Vice President, Chief Content Officer
This Week in Leadership (Sept 20 - Sept 26)
Why job switchers aren't getting that much more money. Plus, leadership lessons from Angela Merkel and her very long tenure.
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I can still see my dad bringing home an extra-large pizza as part of our Sunday-night tradition and fighting with (and losing) the battle with my brothers for the last slice. And then, as part of the same ritual, he would disappear into the den to work, because my father was a lifelong IBMer and so many at IBM back then recognized that while God may have rested on the seventh day, you didn’t at the world’s largest computer company.
I remember this because work-life balance issues are in the news often these days, and they can be pretty confusing. We hear a lot, for example, about how so many jobs today come with the expectation of working on Sundays—one survey found that 80 percent of employees feel increased work stress on Sunday nights. One CEO even bragged about texting prospective job candidates at odds hours on Sunday, just to rule out those who don’t respond quickly.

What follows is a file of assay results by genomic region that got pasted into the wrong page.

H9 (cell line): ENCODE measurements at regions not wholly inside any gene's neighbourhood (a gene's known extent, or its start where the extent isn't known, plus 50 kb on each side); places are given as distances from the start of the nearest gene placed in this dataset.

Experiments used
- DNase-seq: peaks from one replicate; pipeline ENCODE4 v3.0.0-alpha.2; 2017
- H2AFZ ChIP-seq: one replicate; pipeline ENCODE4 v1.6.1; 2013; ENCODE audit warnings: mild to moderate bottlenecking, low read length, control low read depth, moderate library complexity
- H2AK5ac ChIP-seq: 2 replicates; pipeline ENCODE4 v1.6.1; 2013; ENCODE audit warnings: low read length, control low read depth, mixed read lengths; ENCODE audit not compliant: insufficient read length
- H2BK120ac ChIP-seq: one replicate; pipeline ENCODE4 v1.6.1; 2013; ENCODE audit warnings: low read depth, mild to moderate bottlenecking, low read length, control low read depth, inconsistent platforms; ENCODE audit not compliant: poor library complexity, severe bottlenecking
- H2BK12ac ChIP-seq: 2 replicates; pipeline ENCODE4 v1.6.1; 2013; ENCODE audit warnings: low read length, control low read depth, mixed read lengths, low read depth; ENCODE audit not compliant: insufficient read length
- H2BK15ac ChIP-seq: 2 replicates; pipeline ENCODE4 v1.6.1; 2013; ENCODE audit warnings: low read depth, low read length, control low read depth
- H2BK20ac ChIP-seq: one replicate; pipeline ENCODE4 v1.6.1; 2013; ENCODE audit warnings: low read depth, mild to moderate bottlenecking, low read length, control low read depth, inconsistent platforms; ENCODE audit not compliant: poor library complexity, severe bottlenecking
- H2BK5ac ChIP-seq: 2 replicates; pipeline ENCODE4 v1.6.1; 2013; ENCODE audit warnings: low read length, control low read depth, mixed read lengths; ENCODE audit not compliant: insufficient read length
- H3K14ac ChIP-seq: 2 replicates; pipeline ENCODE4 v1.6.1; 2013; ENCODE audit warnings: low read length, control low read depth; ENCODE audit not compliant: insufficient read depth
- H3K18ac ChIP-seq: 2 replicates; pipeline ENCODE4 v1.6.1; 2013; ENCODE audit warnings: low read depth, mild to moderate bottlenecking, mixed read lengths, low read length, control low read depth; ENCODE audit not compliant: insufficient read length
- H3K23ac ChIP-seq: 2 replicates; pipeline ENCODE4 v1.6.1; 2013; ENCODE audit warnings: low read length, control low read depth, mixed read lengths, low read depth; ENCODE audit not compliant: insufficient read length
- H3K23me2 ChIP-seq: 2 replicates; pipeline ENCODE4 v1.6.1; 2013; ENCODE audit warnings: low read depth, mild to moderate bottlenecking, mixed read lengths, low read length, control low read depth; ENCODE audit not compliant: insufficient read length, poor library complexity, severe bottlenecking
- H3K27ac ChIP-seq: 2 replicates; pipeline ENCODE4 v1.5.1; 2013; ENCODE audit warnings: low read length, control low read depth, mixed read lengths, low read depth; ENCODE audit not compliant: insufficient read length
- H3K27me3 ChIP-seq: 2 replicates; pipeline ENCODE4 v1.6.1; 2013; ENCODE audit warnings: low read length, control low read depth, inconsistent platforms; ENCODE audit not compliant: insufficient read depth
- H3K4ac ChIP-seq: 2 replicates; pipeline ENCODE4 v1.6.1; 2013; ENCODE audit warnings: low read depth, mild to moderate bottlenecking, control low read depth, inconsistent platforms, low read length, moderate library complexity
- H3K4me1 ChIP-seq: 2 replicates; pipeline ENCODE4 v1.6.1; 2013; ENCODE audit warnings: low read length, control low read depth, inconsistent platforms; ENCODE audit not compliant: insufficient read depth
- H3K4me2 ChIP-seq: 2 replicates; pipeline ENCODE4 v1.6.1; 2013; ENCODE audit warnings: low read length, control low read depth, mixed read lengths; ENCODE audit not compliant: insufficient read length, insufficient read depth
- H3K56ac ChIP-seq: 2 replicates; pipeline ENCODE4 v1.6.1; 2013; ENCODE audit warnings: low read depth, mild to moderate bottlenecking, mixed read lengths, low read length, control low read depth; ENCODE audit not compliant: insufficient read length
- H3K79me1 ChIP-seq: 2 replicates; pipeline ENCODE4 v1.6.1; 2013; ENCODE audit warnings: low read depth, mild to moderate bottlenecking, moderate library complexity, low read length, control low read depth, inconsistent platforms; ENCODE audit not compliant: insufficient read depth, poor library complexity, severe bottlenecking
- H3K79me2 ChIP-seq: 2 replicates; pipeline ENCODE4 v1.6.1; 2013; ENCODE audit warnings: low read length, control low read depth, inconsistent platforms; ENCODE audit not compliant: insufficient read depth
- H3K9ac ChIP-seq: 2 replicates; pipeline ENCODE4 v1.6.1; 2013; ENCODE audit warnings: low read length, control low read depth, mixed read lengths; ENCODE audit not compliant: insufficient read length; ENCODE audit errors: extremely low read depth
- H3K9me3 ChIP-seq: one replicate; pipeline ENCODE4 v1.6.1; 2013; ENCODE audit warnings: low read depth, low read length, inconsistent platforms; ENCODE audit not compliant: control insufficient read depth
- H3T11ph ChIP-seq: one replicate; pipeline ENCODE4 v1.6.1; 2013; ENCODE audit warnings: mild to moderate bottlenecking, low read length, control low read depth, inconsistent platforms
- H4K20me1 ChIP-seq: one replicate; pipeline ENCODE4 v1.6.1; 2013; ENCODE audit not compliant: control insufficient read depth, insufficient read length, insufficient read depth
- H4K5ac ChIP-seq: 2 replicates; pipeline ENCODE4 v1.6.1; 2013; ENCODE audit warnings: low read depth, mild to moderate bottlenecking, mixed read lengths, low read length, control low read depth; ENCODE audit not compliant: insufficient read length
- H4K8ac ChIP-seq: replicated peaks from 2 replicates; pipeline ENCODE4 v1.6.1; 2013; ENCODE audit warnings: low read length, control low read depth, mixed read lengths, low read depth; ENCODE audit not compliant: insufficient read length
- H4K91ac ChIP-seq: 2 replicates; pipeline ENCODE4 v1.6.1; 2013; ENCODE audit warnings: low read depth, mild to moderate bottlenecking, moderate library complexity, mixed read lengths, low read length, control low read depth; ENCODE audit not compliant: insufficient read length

Yet at the same time, some companies and governments are considering four-day workweeks. As you have read in our magazine, at least one outfit in New Zealand reported a 20 percent jump in productivity when it cut its workweek to four eight-hour days but still paid for five days. More firms, meanwhile, are allowing people to work at home and creating better tech tools for these virtual offices—which only circles us back, of course, to a world where the tendency to work on weekends is only greater.
In short, the walls of work are coming down everywhere we look, though they’re quietly going up in other ways.
This isn’t earth-shattering news for most corporate leaders, but the toll of disruption in any area has costs that are not always apparent. In a recent Korn Ferry survey, 36 percent of the employees surveyed expressed concerns about their large workloads and questioned whether their employers were helping them achieve a reasonable work-life balance. And with these feelings come a potentially costly retention issue: Among employees who are committed to staying with their current employers for more than five years, 72 percent say they are getting support for work-life balance. Among those who are thinking of leaving in the next year, only 40 percent do.
So in that sense, the message is clear. People understand that work-life harmony will always be a balancing act. But the best firms will balance all that out—sooner rather than later.